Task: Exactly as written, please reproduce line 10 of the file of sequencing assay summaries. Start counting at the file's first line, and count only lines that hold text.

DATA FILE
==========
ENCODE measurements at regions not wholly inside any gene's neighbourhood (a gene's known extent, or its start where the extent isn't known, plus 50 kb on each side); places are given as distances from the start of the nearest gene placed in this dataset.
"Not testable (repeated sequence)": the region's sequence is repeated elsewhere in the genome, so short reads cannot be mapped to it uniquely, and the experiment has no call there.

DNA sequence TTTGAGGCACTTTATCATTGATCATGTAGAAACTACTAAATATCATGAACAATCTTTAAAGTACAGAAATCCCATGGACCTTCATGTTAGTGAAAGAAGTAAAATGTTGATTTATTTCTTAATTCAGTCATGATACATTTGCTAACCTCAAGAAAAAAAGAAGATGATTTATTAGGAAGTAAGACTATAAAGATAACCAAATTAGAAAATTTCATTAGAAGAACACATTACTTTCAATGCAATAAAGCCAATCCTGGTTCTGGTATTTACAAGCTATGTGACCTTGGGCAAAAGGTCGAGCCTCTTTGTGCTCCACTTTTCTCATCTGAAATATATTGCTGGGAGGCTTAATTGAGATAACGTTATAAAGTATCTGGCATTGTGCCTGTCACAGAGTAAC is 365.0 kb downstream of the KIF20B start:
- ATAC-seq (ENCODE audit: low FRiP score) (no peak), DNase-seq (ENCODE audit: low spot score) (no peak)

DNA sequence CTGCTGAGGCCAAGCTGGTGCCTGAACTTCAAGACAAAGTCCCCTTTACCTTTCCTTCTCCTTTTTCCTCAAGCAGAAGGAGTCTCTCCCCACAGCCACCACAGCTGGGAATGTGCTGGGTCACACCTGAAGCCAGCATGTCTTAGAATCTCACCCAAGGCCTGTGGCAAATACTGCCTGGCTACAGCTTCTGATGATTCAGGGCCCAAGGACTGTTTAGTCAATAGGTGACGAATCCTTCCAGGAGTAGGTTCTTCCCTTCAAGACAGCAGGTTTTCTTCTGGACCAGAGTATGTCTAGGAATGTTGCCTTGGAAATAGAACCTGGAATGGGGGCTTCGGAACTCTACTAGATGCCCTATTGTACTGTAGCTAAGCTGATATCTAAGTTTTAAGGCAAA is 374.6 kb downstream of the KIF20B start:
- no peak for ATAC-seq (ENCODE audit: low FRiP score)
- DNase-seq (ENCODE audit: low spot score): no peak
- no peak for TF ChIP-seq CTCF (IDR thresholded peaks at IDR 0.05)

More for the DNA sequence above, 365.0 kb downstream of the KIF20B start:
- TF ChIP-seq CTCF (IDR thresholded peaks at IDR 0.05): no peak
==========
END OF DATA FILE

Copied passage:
- TF ChIP-seq CTCF (IDR thresholded peaks at IDR 0.05): no peak